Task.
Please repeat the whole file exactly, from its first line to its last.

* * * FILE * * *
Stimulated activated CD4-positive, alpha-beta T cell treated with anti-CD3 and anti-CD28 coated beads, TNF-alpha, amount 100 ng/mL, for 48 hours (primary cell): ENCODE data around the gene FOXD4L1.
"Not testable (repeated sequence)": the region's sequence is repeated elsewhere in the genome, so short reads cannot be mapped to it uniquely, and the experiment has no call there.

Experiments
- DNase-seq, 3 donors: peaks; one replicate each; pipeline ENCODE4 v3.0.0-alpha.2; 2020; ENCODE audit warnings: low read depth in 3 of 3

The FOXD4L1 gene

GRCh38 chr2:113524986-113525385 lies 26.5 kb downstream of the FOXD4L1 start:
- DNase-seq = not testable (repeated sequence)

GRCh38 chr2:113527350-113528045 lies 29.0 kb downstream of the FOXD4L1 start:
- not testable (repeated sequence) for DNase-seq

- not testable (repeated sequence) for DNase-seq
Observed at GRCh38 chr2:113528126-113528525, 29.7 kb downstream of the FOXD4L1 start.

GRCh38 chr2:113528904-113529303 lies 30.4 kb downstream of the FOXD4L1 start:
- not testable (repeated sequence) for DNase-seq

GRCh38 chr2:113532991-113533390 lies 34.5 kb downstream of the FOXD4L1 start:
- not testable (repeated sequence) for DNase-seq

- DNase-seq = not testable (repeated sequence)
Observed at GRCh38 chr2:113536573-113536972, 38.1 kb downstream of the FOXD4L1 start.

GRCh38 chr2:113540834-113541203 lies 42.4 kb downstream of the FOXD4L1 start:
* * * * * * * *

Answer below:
Stimulated activated CD4-positive, alpha-beta T cell treated with anti-CD3 and anti-CD28 coated beads, TNF-alpha, amount 100 ng/mL, for 48 hours (primary cell): ENCODE data around the gene FOXD4L1.
"Not testable (repeated sequence)": the region's sequence is repeated elsewhere in the genome, so short reads cannot be mapped to it uniquely, and the experiment has no call there.

Experiments
- DNase-seq, 3 donors: peaks; one replicate each; pipeline ENCODE4 v3.0.0-alpha.2; 2020; ENCODE audit warnings: low read depth in 3 of 3

The FOXD4L1 gene

GRCh38 chr2:113524986-113525385 lies 26.5 kb downstream of the FOXD4L1 start:
- DNase-seq = not testable (repeated sequence)

GRCh38 chr2:113527350-113528045 lies 29.0 kb downstream of the FOXD4L1 start:
- not testable (repeated sequence) for DNase-seq

- not testable (repeated sequence) for DNase-seq
Observed at GRCh38 chr2:113528126-113528525, 29.7 kb downstream of the FOXD4L1 start.

GRCh38 chr2:113528904-113529303 lies 30.4 kb downstream of the FOXD4L1 start:
- not testable (repeated sequence) for DNase-seq

GRCh38 chr2:113532991-113533390 lies 34.5 kb downstream of the FOXD4L1 start:
- not testable (repeated sequence) for DNase-seq

- DNase-seq = not testable (repeated sequence)
Observed at GRCh38 chr2:113536573-113536972, 38.1 kb downstream of the FOXD4L1 start.

GRCh38 chr2:113540834-113541203 lies 42.4 kb downstream of the FOXD4L1 start: